Rosa, Maria José, et al. "Prenatal Polyunsaturated Fatty Acids and Child Asthma: Effect Modification By Maternal Asthma and Child Sex." The Journal of Allergy and Clinical Immunology, 2019.
Rosa MJ, Hartman TJ, Adgent M, et al. Prenatal polyunsaturated fatty acids and child asthma: Effect modification by maternal asthma and child sex. J Allergy Clin Immunol. 2019.
Rosa, M. J., Hartman, T. J., Adgent, M., Gardner, K., Gebretsadik, T., Moore, P. E., ... Carroll, K. N. (2019). Prenatal polyunsaturated fatty acids and child asthma: Effect modification by maternal asthma and child sex. The Journal of Allergy and Clinical Immunology, doi:10.1016/j.jaci.2019.10.039.
Rosa MJ, et al. Prenatal Polyunsaturated Fatty Acids and Child Asthma: Effect Modification By Maternal Asthma and Child Sex. J Allergy Clin Immunol. 2019 Dec 3; PubMed PMID: 31809758.
* Article titles in AMA citation format should be in sentence-case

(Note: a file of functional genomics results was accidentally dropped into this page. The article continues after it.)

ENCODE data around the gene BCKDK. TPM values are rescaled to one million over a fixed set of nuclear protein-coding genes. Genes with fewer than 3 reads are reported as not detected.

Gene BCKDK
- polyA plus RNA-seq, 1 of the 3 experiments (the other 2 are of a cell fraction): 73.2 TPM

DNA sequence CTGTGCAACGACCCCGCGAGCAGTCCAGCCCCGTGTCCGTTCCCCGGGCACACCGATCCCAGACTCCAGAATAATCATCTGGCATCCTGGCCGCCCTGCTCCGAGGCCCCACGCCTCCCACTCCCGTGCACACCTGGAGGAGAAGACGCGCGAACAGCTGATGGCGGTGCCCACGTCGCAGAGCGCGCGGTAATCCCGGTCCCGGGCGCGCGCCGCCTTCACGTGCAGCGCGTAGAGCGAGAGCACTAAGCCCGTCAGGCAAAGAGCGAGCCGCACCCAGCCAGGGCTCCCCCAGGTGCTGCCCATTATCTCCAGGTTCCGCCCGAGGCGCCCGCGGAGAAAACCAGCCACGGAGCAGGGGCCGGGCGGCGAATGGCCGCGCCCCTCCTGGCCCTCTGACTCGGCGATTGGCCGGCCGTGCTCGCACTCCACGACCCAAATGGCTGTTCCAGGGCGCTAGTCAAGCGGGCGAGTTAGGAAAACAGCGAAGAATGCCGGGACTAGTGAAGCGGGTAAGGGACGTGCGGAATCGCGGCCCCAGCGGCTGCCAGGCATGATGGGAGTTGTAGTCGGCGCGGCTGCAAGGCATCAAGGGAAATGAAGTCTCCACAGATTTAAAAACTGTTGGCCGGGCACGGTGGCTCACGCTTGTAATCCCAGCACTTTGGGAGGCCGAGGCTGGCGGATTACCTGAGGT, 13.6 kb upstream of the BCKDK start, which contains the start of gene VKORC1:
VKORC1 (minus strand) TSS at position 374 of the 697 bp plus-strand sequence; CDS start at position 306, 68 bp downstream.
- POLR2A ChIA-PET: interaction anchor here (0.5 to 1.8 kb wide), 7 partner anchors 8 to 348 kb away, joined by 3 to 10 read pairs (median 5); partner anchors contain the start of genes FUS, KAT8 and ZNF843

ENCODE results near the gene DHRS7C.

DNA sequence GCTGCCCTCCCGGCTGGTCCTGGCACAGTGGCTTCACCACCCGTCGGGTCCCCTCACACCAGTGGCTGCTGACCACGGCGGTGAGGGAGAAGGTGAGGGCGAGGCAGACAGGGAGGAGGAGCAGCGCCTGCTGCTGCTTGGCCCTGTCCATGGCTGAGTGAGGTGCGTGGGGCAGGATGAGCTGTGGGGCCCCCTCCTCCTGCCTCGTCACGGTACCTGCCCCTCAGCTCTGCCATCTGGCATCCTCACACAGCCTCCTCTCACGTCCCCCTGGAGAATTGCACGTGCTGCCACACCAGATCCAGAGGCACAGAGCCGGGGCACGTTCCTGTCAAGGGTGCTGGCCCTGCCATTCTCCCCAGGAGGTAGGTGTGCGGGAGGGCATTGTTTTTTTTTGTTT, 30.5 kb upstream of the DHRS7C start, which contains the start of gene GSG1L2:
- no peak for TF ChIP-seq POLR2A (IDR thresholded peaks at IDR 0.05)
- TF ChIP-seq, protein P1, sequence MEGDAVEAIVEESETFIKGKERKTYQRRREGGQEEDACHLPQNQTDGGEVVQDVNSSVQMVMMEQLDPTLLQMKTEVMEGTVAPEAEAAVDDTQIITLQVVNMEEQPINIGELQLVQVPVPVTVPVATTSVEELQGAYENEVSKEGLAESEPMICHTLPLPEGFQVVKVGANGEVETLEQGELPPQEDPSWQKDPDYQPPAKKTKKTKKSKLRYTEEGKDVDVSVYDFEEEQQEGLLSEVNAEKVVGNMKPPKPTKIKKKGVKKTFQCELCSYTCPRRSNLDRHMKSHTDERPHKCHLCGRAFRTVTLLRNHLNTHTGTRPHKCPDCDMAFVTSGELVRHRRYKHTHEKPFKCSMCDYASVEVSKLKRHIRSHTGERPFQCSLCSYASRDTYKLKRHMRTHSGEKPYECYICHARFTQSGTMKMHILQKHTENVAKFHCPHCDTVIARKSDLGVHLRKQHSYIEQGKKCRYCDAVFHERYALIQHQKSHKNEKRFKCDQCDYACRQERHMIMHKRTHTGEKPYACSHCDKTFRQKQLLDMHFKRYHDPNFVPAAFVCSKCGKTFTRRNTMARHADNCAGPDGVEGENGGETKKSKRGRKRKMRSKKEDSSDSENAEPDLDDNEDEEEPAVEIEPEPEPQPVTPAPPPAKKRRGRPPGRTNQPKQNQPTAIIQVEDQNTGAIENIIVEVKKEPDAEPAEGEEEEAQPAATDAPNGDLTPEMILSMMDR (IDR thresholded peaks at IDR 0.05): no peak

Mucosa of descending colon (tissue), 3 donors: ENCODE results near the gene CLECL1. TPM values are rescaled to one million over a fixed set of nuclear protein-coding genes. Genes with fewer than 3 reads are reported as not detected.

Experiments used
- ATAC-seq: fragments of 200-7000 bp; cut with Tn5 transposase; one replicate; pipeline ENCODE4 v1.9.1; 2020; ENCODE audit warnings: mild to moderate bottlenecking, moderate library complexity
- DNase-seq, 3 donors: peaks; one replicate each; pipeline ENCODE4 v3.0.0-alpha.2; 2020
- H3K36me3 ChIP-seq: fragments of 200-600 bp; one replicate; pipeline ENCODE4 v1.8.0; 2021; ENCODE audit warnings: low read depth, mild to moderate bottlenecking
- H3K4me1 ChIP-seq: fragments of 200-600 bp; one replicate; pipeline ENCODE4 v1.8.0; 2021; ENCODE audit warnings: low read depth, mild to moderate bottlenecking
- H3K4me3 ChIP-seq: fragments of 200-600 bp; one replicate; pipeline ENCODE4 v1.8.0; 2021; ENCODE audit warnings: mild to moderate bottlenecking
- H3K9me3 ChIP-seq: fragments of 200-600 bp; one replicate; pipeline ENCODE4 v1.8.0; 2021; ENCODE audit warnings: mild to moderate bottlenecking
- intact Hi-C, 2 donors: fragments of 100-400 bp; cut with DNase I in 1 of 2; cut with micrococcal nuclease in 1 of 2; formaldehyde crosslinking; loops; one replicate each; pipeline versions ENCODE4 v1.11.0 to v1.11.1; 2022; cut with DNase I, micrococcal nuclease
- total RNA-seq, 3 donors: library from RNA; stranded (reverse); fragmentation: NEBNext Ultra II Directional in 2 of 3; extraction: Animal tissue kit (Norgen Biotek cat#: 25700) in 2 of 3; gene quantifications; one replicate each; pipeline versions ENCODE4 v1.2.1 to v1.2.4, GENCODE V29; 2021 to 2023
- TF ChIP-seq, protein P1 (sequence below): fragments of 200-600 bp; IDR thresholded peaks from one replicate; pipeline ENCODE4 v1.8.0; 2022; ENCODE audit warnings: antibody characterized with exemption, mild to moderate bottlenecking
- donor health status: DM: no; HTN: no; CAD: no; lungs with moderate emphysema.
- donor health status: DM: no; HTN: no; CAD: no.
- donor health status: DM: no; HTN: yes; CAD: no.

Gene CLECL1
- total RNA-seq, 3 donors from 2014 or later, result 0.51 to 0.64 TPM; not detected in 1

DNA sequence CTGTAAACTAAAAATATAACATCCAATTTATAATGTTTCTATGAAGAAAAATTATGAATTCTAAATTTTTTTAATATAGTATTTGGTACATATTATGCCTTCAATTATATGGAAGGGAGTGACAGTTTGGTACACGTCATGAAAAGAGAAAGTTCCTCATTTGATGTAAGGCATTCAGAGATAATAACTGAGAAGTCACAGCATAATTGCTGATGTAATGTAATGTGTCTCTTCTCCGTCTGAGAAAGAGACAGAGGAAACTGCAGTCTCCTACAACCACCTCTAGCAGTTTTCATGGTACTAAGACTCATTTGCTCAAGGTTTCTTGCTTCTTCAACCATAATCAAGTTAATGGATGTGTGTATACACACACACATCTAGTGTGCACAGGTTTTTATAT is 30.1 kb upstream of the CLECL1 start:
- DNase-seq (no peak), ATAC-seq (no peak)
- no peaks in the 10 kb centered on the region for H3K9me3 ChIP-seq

TY - JOUR T1 - Prenatal polyunsaturated fatty acids and child asthma: Effect modification by maternal asthma and child sex. AU - Rosa,Maria José, AU - Hartman,Terryl J, AU - Adgent,Margaret, AU - Gardner,Kourtney, AU - Gebretsadik,Tebeb, AU - Moore,Paul E, AU - Davis,Robert L, AU - LeWinn,Kaja Z, AU - Bush,Nicole R, AU - Tylavsky,Frances, AU - Wright,Rosalind J, AU - Carroll,Kecia N, Y1 - 2019/12/03/ PY - 2019/06/28/received PY - 2019/10/08/revised PY - 2019/10/25/accepted PY - 2019/12/7/pubmed PY - 2019/12/7/medline PY - 2019/12/7/entrez KW - Polyunsaturated fatty acid KW - childhood asthma KW - prenatal KW - sex-specific effects JF - The Journal of allergy and clinical immunology JO - J. Allergy Clin. Immunol. N2 - BACKGROUND: Findings on prenatal polyunsaturated fatty acid (PUFA) intake and child wheeze and asthma have been inconsistent. OBJECTIVE: We sought to examine associations between prenatal PUFA status and child wheeze/asthma and modifying effects of maternal asthma/atopy, child sex, and maternal race. METHODS: Analyses included 1019 mother-child dyads with omega-3 (n-3) and omega-3 (n-6) PUFAs measured in second-trimester plasma; n-6/n-3 ratios were calculated. Child wheeze/asthma outcomes ascertained at age 4 to 6 years included ever physician-diagnosed asthma, current wheeze (symptoms past 12 months), current asthma (diagnosis and medication and/or symptoms past 12 months), and current diagnosed asthma. Each PUFA indicator and outcome was analyzed in separate models using modified Poisson regression with interaction terms. RESULTS: In quartile (Q) analyses, higher n-6 PUFAs were associated with increased risk of ever (risk ratio [RR] high vs low [RR Q4 vs Q1], 1.70; 95% CI, 1.07-2.71) and current (RR Q4 vs Q1, 1.70; 95% CI, 1.07-2.71) diagnosed asthma, whereas n-3 PUFAs were associated with lower risk (RR Q4 vs Q1, 0.59; 95% CI, 0.33-1.03) of current diagnosed asthma (Ptrend < .05 for all). Higher n-6 PUFAs were associated with a higher risk of all respiratory outcomes among children born to women with asthma (Pinteraction < .05 for all outcomes). A significant 3-way interaction between child sex, maternal asthma, and n-6/n-3 PUFA indicated that male children born to women with asthma and a higher ratio had the highest risk across wheeze/asthma outcomes (Pinteraction < .05). CONCLUSIONS: Associations between prenatal PUFA status and childhood wheeze/asthma were modified by maternal history of asthma and child sex. SN - 1097-6825 UR - https://www.unboundmedicine.com/medline/citation/31809758/Prenatal_polyunsaturated_fatty_acids_and_child_asthma:_effect_modification_by_maternal_asthma_and_child_sex L2 - https://linkinghub.elsevier.com/retrieve/pii/S0091-6749(19)31622-7 DB - PRIME DP - Unbound Medicine ER -